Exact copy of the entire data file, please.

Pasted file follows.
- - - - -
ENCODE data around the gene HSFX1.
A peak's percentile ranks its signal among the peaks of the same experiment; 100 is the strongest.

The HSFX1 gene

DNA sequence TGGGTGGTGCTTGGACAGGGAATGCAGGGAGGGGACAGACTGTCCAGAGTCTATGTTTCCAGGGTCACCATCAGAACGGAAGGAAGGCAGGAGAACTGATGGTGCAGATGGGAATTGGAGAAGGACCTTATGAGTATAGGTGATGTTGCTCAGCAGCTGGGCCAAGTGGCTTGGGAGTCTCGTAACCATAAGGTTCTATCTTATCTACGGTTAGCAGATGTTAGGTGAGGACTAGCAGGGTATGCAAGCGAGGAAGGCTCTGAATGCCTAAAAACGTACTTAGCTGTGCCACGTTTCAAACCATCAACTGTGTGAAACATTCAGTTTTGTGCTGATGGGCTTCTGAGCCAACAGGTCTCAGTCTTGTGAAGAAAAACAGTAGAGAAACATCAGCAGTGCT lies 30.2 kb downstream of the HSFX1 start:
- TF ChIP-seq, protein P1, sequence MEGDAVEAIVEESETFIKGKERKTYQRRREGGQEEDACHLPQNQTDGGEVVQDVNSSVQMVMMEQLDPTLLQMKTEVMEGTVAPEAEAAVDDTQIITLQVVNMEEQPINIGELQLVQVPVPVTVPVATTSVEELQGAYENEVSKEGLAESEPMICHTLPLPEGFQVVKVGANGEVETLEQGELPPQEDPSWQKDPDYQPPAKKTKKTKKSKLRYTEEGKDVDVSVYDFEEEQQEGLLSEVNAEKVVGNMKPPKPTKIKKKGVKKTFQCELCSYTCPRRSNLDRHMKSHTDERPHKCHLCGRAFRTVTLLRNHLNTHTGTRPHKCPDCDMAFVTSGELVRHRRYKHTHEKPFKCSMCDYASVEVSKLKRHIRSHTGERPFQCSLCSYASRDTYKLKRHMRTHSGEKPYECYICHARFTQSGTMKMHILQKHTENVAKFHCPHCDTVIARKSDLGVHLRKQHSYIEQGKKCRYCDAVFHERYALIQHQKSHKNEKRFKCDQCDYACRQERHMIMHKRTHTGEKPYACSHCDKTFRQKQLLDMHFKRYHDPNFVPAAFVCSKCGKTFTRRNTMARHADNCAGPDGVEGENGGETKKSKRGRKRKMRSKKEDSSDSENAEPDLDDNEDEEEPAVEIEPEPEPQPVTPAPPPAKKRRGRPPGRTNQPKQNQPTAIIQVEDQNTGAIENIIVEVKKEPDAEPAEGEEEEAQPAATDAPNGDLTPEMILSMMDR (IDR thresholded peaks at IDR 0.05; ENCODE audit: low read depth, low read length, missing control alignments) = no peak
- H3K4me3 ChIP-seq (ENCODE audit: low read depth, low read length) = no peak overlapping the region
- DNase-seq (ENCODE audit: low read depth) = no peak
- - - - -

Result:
ENCODE data around the gene HSFX1.
A peak's percentile ranks its signal among the peaks of the same experiment; 100 is the strongest.

The HSFX1 gene

DNA sequence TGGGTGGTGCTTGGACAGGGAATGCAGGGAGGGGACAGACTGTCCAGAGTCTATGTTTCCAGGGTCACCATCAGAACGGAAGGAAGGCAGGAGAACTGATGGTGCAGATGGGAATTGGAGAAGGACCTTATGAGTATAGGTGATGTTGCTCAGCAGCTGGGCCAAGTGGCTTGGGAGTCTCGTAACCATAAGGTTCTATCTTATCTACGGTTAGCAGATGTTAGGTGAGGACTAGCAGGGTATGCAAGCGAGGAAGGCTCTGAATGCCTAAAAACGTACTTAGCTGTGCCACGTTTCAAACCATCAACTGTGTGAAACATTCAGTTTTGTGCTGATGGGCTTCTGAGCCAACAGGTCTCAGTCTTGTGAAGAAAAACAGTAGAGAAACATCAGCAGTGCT lies 30.2 kb downstream of the HSFX1 start:
- TF ChIP-seq, protein P1, sequence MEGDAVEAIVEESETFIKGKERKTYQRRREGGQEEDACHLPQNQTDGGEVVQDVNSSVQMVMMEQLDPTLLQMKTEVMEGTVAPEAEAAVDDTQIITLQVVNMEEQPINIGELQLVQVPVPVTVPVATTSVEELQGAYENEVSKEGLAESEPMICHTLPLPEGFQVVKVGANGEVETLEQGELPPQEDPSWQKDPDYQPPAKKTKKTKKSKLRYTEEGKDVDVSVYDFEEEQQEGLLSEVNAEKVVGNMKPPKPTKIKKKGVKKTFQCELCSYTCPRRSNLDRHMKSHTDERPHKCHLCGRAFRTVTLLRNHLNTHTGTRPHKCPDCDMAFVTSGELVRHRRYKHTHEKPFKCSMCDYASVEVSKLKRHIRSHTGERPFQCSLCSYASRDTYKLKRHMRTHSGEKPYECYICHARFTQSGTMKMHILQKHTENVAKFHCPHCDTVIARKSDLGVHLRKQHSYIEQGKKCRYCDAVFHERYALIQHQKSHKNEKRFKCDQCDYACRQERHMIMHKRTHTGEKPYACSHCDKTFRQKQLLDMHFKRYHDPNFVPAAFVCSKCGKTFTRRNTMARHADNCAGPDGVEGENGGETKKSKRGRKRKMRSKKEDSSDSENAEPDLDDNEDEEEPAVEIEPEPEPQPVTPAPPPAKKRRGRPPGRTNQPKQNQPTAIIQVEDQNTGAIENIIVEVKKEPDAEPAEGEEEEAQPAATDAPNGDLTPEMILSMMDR (IDR thresholded peaks at IDR 0.05; ENCODE audit: low read depth, low read length, missing control alignments) = no peak
- H3K4me3 ChIP-seq (ENCODE audit: low read depth, low read length) = no peak overlapping the region
- DNase-seq (ENCODE audit: low read depth) = no peak